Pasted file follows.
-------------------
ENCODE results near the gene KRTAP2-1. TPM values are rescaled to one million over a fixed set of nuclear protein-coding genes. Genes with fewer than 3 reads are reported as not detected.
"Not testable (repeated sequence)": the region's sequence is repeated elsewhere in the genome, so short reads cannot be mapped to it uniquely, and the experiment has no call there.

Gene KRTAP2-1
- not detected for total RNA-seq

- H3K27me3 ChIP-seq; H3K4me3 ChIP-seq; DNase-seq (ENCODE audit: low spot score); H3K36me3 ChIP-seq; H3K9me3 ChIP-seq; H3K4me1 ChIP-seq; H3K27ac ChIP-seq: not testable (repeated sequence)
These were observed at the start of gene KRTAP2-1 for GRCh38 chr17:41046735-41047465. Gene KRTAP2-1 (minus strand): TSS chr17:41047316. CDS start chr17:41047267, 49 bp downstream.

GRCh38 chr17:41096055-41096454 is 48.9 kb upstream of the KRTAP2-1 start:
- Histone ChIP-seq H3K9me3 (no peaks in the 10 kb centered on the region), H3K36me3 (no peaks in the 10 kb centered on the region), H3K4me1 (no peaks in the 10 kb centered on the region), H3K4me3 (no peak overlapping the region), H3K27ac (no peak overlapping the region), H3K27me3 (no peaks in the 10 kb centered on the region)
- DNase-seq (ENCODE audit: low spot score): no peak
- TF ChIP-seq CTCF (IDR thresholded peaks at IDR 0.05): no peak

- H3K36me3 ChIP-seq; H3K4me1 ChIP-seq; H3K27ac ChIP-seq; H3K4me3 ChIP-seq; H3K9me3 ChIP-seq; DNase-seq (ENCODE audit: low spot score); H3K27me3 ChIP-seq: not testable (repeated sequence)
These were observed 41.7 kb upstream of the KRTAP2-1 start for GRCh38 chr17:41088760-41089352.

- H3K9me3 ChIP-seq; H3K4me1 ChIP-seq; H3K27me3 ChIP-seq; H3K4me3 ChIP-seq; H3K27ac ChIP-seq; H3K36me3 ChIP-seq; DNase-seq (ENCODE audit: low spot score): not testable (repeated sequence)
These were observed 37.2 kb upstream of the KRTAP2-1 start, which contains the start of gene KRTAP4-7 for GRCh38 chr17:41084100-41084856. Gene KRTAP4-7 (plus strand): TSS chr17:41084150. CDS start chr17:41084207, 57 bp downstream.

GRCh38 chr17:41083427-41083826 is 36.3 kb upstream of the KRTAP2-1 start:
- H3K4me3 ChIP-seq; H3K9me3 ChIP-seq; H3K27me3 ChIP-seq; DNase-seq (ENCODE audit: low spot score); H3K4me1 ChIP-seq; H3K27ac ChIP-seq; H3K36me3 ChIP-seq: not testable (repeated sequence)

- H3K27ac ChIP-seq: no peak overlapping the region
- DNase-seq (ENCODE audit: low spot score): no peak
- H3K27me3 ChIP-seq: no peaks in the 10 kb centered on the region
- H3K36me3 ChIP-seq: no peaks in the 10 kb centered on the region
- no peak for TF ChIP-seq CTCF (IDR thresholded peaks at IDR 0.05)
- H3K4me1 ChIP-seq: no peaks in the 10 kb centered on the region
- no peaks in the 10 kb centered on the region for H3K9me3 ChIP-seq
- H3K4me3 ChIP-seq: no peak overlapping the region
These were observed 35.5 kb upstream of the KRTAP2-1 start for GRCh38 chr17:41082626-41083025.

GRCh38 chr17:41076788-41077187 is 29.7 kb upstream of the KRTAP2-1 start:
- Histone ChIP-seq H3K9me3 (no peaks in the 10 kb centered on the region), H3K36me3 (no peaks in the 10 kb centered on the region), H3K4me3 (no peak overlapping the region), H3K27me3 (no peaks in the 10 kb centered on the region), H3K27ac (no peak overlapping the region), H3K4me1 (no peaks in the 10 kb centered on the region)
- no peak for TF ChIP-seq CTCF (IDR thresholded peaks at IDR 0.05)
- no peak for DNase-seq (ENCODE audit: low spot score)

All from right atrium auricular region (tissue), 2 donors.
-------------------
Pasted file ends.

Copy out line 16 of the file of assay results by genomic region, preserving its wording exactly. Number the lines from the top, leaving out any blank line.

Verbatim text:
- H3K4me3 ChIP-seq; H3K9me3 ChIP-seq; H3K27me3 ChIP-seq; DNase-seq (ENCODE audit: low spot score); H3K4me1 ChIP-seq; H3K27ac ChIP-seq; H3K36me3 ChIP-seq: not testable (repeated sequence)